We’ve seen a rapid evolution in how executives approach internal and external communications over the last four years. But 2020 tested the fortitude of even the strongest and most capable communications programs. 2020 thrust executives into the spotlight again and again. Saying nothing was suspect. And circumstances demanded that executives speak up on issues affecting their employees, partners and customers. While some executives adeptly navigated the myriad crises – leading with empathy, putting employees first and choosing to elevate the right voices, others … well… they bombed. We also witnessed bold political engagement from some executives who ventured into the generally taboo subject during a national election year to mixed results.
So the big question is: What did we learn? And how do we apply those lessons to our 2021 communications strategies? One thing is clear: there is no putting the executive communications genie back in the bottle. Executives will continue to come under pressure to continue to address the issues that matter to customers and employees, and demand the same level of transparency that became the norm in such a tumultuous year. Successfully steering the ship through the predictable and the unpredictable events that await us in 2021 will require the following:
Do: Invest in a plan – Most CEOs found they needed to communicate more, more proactively and more transparently than ever as 2020 added COVID-19, supply chain challenges, Black Lives Matter protests, remote work, a contentious national election and more to their typical communications agendas. The tumult of 2020 shined a spotlight on how critically important it is to be prepared and have a well-thought-out strategy in place to refer to in times of crisis and stress. An approach that puts employees first, and aligns to a company’s stated and lived values, is key here. Backing up the discourse with action is what separates the most effective and memorable communications from the pack.
Do: Get buy-in – The decision by Expensify’s CEO to send an email to its entire customer base urging them to vote for now President-elect Joe Biden was made via a democratic process. Not only did the leadership team vote on whether or not to do it (majority ruled), but all employees, whether they supported or opposed the move, were encouraged to speak to the press without fear of repercussions. The move was a bold one, which will likely impact – both negatively and positively – the future buying and employment choices of many customers and employees. But Expensify also received a surge in interest from applicants who shared the companies’ values. While most organizations tread cautiously around controversial issues, those leaders that showed up best in 2020 shared a similar approach on generating buy-in – they were authentic to their values, and transparent about how decisions were being made internally and externally, helping stakeholders feel engaged and invested in company outcomes.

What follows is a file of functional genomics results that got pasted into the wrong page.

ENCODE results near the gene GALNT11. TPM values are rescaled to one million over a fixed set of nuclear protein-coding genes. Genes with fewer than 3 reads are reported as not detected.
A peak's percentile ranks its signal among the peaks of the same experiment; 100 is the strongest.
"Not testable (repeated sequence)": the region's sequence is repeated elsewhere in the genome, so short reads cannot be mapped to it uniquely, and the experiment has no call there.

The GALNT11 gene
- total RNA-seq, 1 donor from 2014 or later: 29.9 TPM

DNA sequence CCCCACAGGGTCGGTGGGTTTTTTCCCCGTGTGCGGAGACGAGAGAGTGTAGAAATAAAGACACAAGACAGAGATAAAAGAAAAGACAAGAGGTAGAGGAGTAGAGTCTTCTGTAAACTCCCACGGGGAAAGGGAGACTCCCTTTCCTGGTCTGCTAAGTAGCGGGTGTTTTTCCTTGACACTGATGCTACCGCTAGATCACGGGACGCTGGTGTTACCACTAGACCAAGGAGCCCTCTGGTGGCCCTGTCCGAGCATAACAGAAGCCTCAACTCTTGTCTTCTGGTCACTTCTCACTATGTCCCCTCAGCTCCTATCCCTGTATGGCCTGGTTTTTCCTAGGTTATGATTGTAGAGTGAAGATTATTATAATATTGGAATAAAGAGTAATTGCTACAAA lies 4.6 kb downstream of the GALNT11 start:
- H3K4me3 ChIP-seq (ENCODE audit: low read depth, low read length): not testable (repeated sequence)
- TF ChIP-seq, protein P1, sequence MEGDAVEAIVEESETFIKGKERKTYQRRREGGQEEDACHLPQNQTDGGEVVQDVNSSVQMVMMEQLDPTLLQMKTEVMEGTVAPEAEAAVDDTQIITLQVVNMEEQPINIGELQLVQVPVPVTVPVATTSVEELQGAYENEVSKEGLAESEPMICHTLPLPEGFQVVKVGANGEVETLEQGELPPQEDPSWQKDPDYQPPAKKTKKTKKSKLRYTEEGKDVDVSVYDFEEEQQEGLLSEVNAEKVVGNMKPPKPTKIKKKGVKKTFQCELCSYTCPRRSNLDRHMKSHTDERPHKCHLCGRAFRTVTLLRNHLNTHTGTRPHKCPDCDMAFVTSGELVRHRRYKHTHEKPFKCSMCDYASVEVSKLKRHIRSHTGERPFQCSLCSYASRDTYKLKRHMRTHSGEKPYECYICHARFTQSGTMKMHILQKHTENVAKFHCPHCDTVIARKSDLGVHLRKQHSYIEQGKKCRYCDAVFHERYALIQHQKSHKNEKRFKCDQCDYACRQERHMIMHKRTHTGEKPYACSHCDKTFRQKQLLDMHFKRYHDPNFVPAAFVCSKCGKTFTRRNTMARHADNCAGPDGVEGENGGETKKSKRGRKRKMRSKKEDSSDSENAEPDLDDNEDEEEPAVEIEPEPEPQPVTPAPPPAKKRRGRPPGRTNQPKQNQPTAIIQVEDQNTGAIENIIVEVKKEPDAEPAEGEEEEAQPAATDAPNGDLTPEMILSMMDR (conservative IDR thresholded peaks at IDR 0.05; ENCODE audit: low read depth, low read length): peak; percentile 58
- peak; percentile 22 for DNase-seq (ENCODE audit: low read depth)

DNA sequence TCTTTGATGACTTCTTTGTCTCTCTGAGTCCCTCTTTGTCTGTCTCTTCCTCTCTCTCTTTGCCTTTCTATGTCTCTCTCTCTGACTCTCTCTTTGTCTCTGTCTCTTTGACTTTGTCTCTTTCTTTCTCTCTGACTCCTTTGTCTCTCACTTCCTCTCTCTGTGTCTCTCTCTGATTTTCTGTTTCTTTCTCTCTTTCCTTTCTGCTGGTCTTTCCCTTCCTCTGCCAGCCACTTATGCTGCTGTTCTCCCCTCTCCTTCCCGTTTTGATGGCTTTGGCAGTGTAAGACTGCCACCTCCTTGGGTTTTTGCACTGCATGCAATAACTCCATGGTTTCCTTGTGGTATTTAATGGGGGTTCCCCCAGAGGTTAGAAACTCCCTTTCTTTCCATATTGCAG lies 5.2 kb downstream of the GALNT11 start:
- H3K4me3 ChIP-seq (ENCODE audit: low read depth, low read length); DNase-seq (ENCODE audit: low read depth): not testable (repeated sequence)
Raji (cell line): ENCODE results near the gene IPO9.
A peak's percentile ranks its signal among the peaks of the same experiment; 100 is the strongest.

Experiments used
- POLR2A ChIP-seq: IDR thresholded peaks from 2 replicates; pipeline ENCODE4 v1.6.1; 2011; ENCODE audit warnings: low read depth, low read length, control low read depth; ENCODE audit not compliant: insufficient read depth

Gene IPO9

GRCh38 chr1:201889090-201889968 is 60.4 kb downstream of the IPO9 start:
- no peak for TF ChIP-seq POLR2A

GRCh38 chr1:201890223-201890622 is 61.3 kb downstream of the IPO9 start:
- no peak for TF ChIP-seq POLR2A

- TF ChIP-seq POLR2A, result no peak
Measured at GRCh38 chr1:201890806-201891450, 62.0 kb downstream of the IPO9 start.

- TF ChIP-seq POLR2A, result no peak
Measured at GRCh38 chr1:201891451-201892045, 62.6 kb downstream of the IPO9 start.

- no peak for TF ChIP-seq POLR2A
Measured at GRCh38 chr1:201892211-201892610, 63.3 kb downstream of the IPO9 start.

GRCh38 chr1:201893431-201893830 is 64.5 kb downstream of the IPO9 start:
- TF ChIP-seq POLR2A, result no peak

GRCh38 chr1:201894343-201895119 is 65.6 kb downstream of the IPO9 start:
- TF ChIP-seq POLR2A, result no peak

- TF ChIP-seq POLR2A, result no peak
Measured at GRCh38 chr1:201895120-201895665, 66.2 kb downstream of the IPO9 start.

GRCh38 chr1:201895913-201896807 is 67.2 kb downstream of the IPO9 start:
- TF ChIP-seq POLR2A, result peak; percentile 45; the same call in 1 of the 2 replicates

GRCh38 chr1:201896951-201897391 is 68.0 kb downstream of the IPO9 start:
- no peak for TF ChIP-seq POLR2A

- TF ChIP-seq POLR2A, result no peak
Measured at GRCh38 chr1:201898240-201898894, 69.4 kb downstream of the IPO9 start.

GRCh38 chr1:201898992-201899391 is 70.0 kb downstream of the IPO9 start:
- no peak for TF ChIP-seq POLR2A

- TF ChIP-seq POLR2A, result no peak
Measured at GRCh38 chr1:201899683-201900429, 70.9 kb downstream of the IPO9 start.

Don’t: Take undo credit – More than 6 in 10 globally, and 72% of Americans, feel CEOs have a responsibility to leverage their leadership to positively impact society. But McDonald’s CEO flubbed it when he suggested that McDonald’s has “probably created more Black millionaires” than any other company, taking credit for an unfounded possibility that made him appear tone deaf to the struggles of Black Business Owners and open McDonald’s to more scrutiny on the company’s active racial discrimination lawsuits brought by Black executives against the fast food chain. Companies don’t have to have perfect records to weigh in on important issues – but how they weigh in matters. How companies have failed and how that’s led them to new insights and actions on important issues can instill trust and goodwill among transparent brands. Take Anne Wojcicki, CEO of 23&Me who admitted “We’re part of the problem” when it comes to diversity in tech. The admission gave her the platform to communicate how the company intended to improve its DE&I efforts and hold itself accountable. It made 23&Me seem, while certainly imperfect, like it and its executives genuinely cared.
The key to a successful 2021 executive communications strategy is simple – invest in a plan, get buy-in from key stakeholders, be transparent and stick to your values. By following these simple guidelines executive leaders can stay focused on efforts that positively impact their brand and their bottom lines.
Want to hear more from our executive comms and media strategy leaders? Join our webinar, Exec Comms 2021: Navigating a New Era, on January 26th. Our team will cover: the trends driving the media narrative into 2021, the increased scrutiny of tech’s influence, the broadening responsibility and pressure executives are now under to speak up, and the increasing consequences of getting it wrong. Who won? Who lost? And how should you change your executive comms strategies going forward?